The grass is greener. The sun is shining, everything is springing forth new and let's not forget that one tell-tale sign that truly tells us spring has sprung... the return of yellow Peeps! With so much joy in the air, you are probably finding yourself smiling a lot more now that the winter blues have melted like that last dusting of snow on your window sill.
Having crooked teeth can really affect your self-esteem. When you're at an event and someone pulls out their smartphone to take a picture, do you feel self-conscious? Do you try to hide your teeth, keeping your mouth closed when you smile? If so, you've probably considered cosmetic dentistry at some point in your life. Maybe you were afraid or you didn't want to commit to such a big change, or maybe the idea of ugly metal on your teeth made you cringe. Metal braces, though they improve your smile eventually, can make your smile look worse while they're on. They can give you yet another reason to keep your mouth closed and avoid showing off your pearly whites.
Topics: For Patients
You've gone through the process of getting braces, scheduling dental visits, and watching your teeth shift to create the beautiful smile that you have today. You can finally look in the mirror and love the smile you see reflected back at you. So, of course, you want to do everything you can to ensure that your smile stays this beautiful forever. Afterall, you don't want to go through the process of getting braces just to watch your teeth shift again. So, how do you maintain orthodontic treatment once your braces come off?
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Braces can be a big change, especially as an adult. You've lived your entire life without them, creating daily habits that didn't include caring for something attached to your teeth. It can be a bit challenging getting used to them, as well as learning to care for your teeth while they're on. But it's also well worth it. One challenge adults with braces can face is going to work with them. Below you'll find five tips for going back to work with braces that will help you adjust to your new day-to-day schedule. (Luckily with Six Month Smiles, straight teeth takes less time!)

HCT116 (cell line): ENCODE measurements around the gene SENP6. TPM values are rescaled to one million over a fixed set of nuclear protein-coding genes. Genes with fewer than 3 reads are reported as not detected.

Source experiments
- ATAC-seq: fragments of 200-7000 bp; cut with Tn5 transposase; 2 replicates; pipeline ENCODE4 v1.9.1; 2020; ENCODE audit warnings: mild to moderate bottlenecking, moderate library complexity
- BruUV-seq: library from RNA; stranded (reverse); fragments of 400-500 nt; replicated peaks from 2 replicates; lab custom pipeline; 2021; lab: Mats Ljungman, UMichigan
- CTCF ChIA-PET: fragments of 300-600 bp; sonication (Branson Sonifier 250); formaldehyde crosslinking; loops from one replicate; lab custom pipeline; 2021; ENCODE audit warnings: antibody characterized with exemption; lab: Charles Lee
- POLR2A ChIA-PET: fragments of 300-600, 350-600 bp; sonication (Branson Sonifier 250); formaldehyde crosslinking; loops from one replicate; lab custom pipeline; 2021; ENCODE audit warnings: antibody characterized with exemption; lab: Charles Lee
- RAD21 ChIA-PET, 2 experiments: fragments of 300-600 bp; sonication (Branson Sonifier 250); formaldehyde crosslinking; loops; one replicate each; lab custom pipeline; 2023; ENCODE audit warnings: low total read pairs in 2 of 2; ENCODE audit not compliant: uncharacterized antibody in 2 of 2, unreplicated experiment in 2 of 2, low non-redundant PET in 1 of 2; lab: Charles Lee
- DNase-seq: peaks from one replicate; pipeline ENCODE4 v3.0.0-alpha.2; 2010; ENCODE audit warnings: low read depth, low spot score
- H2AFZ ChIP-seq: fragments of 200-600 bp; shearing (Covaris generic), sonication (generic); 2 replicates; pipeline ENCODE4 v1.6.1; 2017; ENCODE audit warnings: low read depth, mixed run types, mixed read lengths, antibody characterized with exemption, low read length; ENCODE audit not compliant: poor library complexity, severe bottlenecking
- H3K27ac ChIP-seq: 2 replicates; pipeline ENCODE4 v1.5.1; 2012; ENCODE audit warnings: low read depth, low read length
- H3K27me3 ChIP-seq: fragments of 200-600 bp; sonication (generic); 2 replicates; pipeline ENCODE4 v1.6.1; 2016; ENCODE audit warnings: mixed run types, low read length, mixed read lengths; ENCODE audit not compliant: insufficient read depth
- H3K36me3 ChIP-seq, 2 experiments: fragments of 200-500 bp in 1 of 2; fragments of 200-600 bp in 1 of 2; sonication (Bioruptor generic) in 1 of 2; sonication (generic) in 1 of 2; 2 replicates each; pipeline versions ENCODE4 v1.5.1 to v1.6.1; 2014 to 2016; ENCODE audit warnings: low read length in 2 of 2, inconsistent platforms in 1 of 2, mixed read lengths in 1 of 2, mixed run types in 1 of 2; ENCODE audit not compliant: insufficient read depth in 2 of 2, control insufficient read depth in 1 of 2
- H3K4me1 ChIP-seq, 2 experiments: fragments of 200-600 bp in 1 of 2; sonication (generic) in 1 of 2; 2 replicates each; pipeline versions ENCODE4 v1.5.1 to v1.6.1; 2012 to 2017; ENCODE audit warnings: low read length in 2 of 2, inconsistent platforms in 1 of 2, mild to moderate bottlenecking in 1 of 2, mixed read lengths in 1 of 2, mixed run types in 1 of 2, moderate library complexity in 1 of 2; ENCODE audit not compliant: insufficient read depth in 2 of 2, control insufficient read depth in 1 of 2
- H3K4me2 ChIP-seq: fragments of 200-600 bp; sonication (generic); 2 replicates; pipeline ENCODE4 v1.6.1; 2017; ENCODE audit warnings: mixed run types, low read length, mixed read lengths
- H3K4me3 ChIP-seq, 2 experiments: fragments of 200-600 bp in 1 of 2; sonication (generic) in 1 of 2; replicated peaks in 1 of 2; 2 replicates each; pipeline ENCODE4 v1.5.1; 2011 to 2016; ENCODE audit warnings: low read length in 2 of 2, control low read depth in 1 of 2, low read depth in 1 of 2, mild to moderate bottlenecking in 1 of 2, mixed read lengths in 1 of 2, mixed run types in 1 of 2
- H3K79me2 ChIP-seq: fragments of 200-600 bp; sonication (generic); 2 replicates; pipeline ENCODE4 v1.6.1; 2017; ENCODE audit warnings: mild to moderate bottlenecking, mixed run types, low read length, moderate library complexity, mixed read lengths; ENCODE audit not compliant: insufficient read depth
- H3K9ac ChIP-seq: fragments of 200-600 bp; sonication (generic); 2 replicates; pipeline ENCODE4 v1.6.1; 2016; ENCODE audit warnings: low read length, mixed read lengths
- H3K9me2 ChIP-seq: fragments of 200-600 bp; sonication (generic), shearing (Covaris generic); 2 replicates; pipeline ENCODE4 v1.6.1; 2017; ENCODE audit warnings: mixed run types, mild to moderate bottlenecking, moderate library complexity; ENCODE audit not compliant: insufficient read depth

Whether you're getting a shower before the big prom, or are shaving in the morning, your personal hygiene is always important. After all, first impressions are lasting ones, especially when you're hanging around groups of people. However, it's amazing how many people shave and shower on a daily basis, but don't take care of their dental hygiene as well.
Valentine's Day is just one week away and all the love in the air really got us thinking. When it comes to true love, there are few things in life that are as awesome of a pair as you and your smile. After all, your smile is the way you share adoration with the world around you, with your handsome husband, your beautiful wife, your whiz-kid kids, your there-through-whatever dog and maybe even your goldfish.
Getting enough rest is a struggle many individuals face. The Centers for Disease Control and Prevention report that approximately 50-70 million adults experience notable sleep disorders. These sleep disorders have critical effects on lifestyle--mental, emotional, and physical. Inadequate sleep quality leads to a wide range of associated medical issues. Harvard reports that sleep deprivation can lead to serious medical conditions such as high blood pressure, heart disease, atherosclerosis, diabetes, and obesity. Cures for sleep conditions range anywhere from surgery to medication. However, a potential solution to sleep maladies may lie within our own mouths. New research is showing a strong link between dental health and its connection to our quality of sleep.
Topics: For Patients
Gum disease is a subtle condition that develops slowly and quietly, deceiving many concerning the serious risks it poses. These risks don't just cover dental health. New research reveals that gum disease is a dangerous catalyst to many other health conditions. Gum disease is often over-simplified as just minor gum irritation or soreness. Unfortunately, misconceptions such as this allow gum disease to progress to extremely dangerous levels. Take steps to increase your own awareness on how gum diseases such as gingivitis and periodontitis put your health at risk.
Better dental health leads to improved overall health.
Let's begin by reviewing what most people already know. The daily habits of brushing and flossing are elementary if optimal dental health is to be reached. The use of water jets and electric toothbrushes certainly aid in efficiency but a great, healthy smile can be achieved without them.
Topics: For Patients
Gum disease affected nearly 6.5 million adults in the U.S. between 2009 and 2010, according to the Centers for Disease Control and Prevention, and the same study showed that those over 65 years of age had an increased potential for periodontal disease. Oral health is directly related to overall health, and diseases originating in the mouth or in the gums may have the same risk factors as other chronic diseases. There is, however, a clear connection between low dental health levels and some chronic diseases.